Friday, August 24, 2012
Religious schools and gifted ed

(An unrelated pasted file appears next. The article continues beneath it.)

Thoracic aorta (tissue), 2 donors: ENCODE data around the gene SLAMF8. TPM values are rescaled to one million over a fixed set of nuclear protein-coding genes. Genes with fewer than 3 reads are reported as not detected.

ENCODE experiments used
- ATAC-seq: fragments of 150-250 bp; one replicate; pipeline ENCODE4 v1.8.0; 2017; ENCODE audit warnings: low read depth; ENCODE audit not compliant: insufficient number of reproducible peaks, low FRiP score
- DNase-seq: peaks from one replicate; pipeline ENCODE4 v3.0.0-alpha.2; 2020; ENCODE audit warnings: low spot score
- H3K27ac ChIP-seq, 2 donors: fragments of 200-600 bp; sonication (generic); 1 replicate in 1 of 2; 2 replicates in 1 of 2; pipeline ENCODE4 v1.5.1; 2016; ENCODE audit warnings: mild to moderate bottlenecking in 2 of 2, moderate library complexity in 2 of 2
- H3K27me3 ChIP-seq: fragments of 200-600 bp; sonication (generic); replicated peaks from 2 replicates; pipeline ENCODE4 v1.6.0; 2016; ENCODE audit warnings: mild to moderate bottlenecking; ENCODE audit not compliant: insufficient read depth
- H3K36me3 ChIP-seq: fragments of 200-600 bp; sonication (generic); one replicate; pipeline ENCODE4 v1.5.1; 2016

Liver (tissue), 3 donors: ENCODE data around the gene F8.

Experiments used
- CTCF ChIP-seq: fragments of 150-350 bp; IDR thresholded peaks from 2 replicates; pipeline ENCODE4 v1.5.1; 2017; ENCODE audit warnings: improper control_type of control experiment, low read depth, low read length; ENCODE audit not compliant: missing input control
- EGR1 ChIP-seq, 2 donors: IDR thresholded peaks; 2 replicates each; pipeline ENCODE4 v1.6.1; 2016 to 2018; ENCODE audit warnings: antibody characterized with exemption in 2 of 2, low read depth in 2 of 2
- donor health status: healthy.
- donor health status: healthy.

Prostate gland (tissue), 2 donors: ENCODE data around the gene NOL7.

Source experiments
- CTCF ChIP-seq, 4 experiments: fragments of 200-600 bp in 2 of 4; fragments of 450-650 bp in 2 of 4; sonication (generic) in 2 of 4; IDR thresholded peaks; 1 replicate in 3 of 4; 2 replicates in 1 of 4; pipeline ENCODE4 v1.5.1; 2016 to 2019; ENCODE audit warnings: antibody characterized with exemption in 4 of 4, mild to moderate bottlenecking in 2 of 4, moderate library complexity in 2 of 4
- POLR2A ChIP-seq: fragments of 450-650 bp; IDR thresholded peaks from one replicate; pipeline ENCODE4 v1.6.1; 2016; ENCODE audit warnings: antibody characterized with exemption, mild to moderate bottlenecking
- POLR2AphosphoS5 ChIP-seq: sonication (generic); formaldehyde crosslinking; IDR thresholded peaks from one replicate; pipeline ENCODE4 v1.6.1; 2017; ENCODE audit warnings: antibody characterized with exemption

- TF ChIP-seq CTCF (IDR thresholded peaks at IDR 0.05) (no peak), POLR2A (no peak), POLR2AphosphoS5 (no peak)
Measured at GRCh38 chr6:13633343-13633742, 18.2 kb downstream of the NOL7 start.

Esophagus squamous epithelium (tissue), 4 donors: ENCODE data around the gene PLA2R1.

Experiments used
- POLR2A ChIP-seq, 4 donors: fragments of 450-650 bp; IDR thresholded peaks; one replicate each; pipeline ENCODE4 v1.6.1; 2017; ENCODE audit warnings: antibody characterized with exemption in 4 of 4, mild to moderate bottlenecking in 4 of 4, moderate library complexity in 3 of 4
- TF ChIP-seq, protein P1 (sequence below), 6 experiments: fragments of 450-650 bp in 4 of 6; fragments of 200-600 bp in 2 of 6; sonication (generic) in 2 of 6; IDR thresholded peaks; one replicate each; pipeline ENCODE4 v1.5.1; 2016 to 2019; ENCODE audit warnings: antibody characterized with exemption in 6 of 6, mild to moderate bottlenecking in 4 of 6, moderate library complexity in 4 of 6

Close to 5.5 million American children attend private schools. The majority of these schools are religious in nature. Over 40% are Catholic, another 15% are "conservative Christian," and a smaller proportion are Lutheran, Baptist or Jewish. While 5.5 million sounds like a lot of kids, the number of children attending Catholic schools in particular has declined precipitously over the past few decades. Many have closed, and some are trying to reinvent themselves. One possibility? Take a page from the playbook of a Queens, NY Lutheran school, which just reinvented itself as a school for gifted kids. Lutheran School of Flushing & Bayside was struggling to attract students. But the folks in charge noticed something. NYC tests and identifies kindergartners for its gifted programs, but then doesn't actually have enough seats in the programs for all the kids identified. So now the school is enrolling children who meet the NYC standard but don't have a seat in the public schools in a program designed to meet their needs. I think it's a neat idea. In large metropolitan areas, a school for gifted kids offers the best of all worlds: ideally, the academics are tough enough to cause kids to stretch, and they can learn in an environment with their intellectual peers. Because the high population means there's likely a concentration of gifted kids, you can actually fill a school. NYC has some gifted schools (think Stuyvesant) but not nearly enough. A private Lutheran school is obviously not the perfect solution: plenty of gifted kids aren't Lutheran (and their families won't want them taught as such) and there's the matter of tuition. If public schools exist for kids, and especially when they identify kids as gifted, it's crazy that they then don't actually have to do anything about that fact. But, given that we don't live in a world where that's happening, having other schools around that do try to meet gifted kids' needs is a major plus. Obviously not all religious schools could or should reinvent themselves this way. But if there were 10 Catholic schools in a city, why not designate one to have gifted & talented education as its niche? If there are 6 Protestant schools in a town, maybe they could have a gifted program at one of them and share some teachers and courses for 2 days a week. This would give parents of gifted kids more options. Because the sad truth is that it's usually assumed that if you can afford private school, that will solve all educational problems. But parents of gifted kids soon learn that even being able to pay tuition is no guarantee that an appropriate education is there in your town for the taking.